No, hell freaking no. I have given RTG way too many chances. They are no longer the ATi i used to like.
I have no problems updating my R9-390X desktop drivers(for ground floor's HDTV), but AMD mobile driver updates are problematic which needs some IT level support skills.

FordGT90Concept said:

Yes, when you include GPUs and similar generic PCI Express-based hardware. When looking specifically at APUs, that's not the case. People have tried AMD's generic driver on these machines (and E-#50 previously) and the generic drivers have lots of problems. OEM-tailored drivers are absolutely required because the hardware changes they made are extensive.
I'm actually running AMD's desktop APU driver version 18.10.1 on my HP Envy x360 15z bq-100-CTO (Ryzen 5 2500U) via device manager force update method and it works fine.
Posted on Reply
#80
FordGT90Concept
"I go fast!1!11!1!"
rvalencia said:
On my HP Envy x360 15z bq-100-CTO with Ryzen 5 2500U, it's HP supplied web site drivers are still in Nov 20, 2017 (version 22.19.655.1 which can BSOD via Chrome). I looked into other recent HP Envy x360 models with Ryzen APU like 15z-cp000 CTO which has newer drivers version 23.20.821.2560 (Aug 2, 2018).
Thanks for the details. I passed them on.
Posted on Reply
#81
R0H1T
WikiFM said:
Intel does supplies generic drivers for most mobile CPUs (Ivy Bridge and newer). I know this because I updated a few weeks ago my Haswell ULV with a new driver.
Which doesn't work if you have OEM drivers installed, at least with win10 it won't. You have to uninstall the device & delete the drivers manually.
Posted on Reply
#82
eidairaman1
The Exiled Airman
_Flare said:
AMD should´ve learned with Bulldozer that relying on others is a big mistake.

Support the stuff you build, nobody else will care about your stuff.
Others sell it once, but on the long term your Firmwares and Drivers and Software evolves, that could aid you via OEM if you do the support by yourself.
AMD needs to better its reputation at the endconsumer on every field.

"Don´t be the Alternative, be the better Choice."
SIMPLE
990fx had great drivers. But like intel laptops drivers are nil
Posted on Reply
#83
john_
This statement from AMD reminds me of Nvidia's statement for PhysX.

Nvidia
"We can't warranty compatibility when AMD GPU is primary, so we lock it".
AMD
"We can not warranty compatibility with every laptop, so we go to sleep"

I was saying in the past for Nvidia that they could let PhysX unlocked as a beta and with no support. AMD could do the same. Everything else is just BS.
That from someone who supports AMD but also acknowledges that AMD is in many cases shooting it's own feet.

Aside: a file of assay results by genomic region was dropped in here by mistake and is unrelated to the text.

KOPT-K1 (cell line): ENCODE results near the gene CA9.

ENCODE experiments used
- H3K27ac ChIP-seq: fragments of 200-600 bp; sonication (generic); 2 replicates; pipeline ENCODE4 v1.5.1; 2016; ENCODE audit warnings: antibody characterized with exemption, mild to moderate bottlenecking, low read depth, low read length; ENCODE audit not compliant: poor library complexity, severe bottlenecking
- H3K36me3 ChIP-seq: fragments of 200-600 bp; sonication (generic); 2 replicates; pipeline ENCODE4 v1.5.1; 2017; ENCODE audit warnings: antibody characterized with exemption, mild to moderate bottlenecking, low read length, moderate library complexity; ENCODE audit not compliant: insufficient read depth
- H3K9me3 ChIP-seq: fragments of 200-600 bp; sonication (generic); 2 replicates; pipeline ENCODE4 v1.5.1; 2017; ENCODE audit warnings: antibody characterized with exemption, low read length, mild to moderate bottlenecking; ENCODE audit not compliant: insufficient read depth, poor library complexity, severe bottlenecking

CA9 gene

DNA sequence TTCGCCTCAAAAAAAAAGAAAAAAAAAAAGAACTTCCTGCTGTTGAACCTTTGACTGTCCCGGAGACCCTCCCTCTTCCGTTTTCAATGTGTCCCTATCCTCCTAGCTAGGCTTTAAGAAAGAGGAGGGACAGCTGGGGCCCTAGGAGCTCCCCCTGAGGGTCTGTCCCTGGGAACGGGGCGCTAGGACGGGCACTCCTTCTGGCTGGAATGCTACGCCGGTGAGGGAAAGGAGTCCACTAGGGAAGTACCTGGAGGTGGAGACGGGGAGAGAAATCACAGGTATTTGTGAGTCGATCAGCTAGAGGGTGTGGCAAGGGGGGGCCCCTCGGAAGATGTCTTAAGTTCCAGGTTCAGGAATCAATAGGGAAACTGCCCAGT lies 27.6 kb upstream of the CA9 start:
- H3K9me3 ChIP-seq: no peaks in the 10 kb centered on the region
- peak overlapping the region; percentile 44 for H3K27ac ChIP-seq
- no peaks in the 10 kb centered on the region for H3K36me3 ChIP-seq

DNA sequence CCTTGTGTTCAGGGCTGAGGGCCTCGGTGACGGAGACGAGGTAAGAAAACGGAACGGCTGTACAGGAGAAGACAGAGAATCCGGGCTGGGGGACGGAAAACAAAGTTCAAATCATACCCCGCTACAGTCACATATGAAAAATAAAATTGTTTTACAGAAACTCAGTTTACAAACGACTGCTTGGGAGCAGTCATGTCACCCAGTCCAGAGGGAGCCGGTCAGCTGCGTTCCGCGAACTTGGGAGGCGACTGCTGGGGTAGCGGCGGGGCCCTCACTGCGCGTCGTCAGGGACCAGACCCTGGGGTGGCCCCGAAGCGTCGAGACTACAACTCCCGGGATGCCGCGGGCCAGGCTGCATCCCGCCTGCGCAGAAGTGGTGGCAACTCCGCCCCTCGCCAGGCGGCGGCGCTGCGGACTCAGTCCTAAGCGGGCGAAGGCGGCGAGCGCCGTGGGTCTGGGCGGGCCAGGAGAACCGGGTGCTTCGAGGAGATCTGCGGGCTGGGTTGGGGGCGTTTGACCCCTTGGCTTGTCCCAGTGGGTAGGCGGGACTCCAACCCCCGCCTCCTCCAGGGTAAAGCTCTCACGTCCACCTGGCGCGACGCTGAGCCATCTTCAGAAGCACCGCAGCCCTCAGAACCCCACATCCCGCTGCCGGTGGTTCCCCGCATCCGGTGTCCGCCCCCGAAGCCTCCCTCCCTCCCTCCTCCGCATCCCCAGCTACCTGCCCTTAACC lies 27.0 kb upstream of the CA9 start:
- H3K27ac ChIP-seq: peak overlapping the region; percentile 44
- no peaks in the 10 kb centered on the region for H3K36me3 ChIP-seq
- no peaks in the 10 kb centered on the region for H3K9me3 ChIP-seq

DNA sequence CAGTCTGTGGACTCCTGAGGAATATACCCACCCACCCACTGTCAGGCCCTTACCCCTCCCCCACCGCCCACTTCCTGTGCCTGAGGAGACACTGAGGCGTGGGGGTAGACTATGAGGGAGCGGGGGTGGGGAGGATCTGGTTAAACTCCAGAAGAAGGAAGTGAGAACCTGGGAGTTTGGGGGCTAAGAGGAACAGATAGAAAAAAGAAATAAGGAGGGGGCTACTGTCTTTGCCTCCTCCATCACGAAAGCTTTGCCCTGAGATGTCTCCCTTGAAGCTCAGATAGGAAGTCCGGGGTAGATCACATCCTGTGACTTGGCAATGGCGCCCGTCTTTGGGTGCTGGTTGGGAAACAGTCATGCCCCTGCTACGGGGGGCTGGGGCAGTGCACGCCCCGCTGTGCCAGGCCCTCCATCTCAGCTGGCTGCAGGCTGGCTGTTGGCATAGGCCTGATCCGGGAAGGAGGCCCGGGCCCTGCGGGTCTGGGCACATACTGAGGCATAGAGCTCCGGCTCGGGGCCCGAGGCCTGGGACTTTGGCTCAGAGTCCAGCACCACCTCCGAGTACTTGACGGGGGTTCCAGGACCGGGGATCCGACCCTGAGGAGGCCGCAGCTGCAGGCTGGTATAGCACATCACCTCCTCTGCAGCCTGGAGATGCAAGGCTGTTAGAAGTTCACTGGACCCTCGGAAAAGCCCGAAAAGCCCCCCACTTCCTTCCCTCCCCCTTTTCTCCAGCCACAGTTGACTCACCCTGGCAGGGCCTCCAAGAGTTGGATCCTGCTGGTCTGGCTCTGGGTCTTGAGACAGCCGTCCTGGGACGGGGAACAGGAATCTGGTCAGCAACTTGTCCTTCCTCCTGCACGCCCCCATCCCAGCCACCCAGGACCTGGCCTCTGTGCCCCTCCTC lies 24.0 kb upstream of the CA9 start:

Posted on Reply
#84
bug
FordGT90Concept said:
You forget that GCN cards are still being released. By the time the HD 7 series stops getting drivers, it will be >11 years.

To be fair, GeForce 6 series went legacy driver support in 2013 (R304), so 9 years. They released one driver (R309) in 2015 because of security vulnerabilities in R304.

GeForce 6/7 (Windows 8), 2013 (2015 security update) (7-9 years excluding security update)
GeForce 8/9/100/200/300 (Windows 10), 2016 (8-10 years)
GeForce 400/500 (Windows 10), 2018 (6-8 years)

NVIDIA does tend to support drivers longer than AMD/ATI does. I think this can be explained by ATI especially tending to create new architectures frequently where NVIDIA likes to refine. When AMD took to refining, the companies have similar driver lifecycles.

I've used ATI and NVIDIA cards since the 1990s. I've never once complained about inadequate driver support because cards 3+ years old are usually functionally obsolete.
Neah, ATI/AMD has quite a chequered history when it comes to drivers. I believe their shorter support cycles are due to them having to rewrite their drivers more often. But kudos to them, their drivers today are in a far better place than they were 10 years ago.
Posted on Reply
#85
eidairaman1
The Exiled Airman
yeeeeman said:
The biggest problem here is that some OEMs like Lenovo block the instalation of non-signed drivers, meaning that you can install only drivers from Lenovo website, which is any way you put it, stupid. I have got a HP pavilion laptop with 6700HQ and nvidia gtx 950m and I installed all my drivers from Intel/Nvidia website, no problem.
Bios black listing
Posted on Reply
#86
rvalencia
FordGT90Concept said: